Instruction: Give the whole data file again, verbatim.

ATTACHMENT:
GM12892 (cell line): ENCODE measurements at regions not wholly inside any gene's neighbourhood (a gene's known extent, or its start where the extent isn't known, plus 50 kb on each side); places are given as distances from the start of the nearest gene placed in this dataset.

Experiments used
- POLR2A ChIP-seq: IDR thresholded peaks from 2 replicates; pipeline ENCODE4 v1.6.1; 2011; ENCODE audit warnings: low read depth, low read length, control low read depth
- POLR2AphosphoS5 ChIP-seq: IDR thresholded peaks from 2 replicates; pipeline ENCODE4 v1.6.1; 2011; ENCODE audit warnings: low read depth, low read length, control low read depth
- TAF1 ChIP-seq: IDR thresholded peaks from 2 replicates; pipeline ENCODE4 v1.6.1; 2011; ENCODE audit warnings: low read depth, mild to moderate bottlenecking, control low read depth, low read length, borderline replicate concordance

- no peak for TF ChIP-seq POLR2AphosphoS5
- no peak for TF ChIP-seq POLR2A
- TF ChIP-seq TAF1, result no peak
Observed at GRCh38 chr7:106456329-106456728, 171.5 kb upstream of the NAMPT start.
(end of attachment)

GM12892 (cell line): ENCODE measurements at regions not wholly inside any gene's neighbourhood (a gene's known extent, or its start where the extent isn't known, plus 50 kb on each side); places are given as distances from the start of the nearest gene placed in this dataset.

Experiments used
- POLR2A ChIP-seq: IDR thresholded peaks from 2 replicates; pipeline ENCODE4 v1.6.1; 2011; ENCODE audit warnings: low read depth, low read length, control low read depth
- POLR2AphosphoS5 ChIP-seq: IDR thresholded peaks from 2 replicates; pipeline ENCODE4 v1.6.1; 2011; ENCODE audit warnings: low read depth, low read length, control low read depth
- TAF1 ChIP-seq: IDR thresholded peaks from 2 replicates; pipeline ENCODE4 v1.6.1; 2011; ENCODE audit warnings: low read depth, mild to moderate bottlenecking, control low read depth, low read length, borderline replicate concordance

- no peak for TF ChIP-seq POLR2AphosphoS5
- no peak for TF ChIP-seq POLR2A
- TF ChIP-seq TAF1, result no peak
Observed at GRCh38 chr7:106456329-106456728, 171.5 kb upstream of the NAMPT start.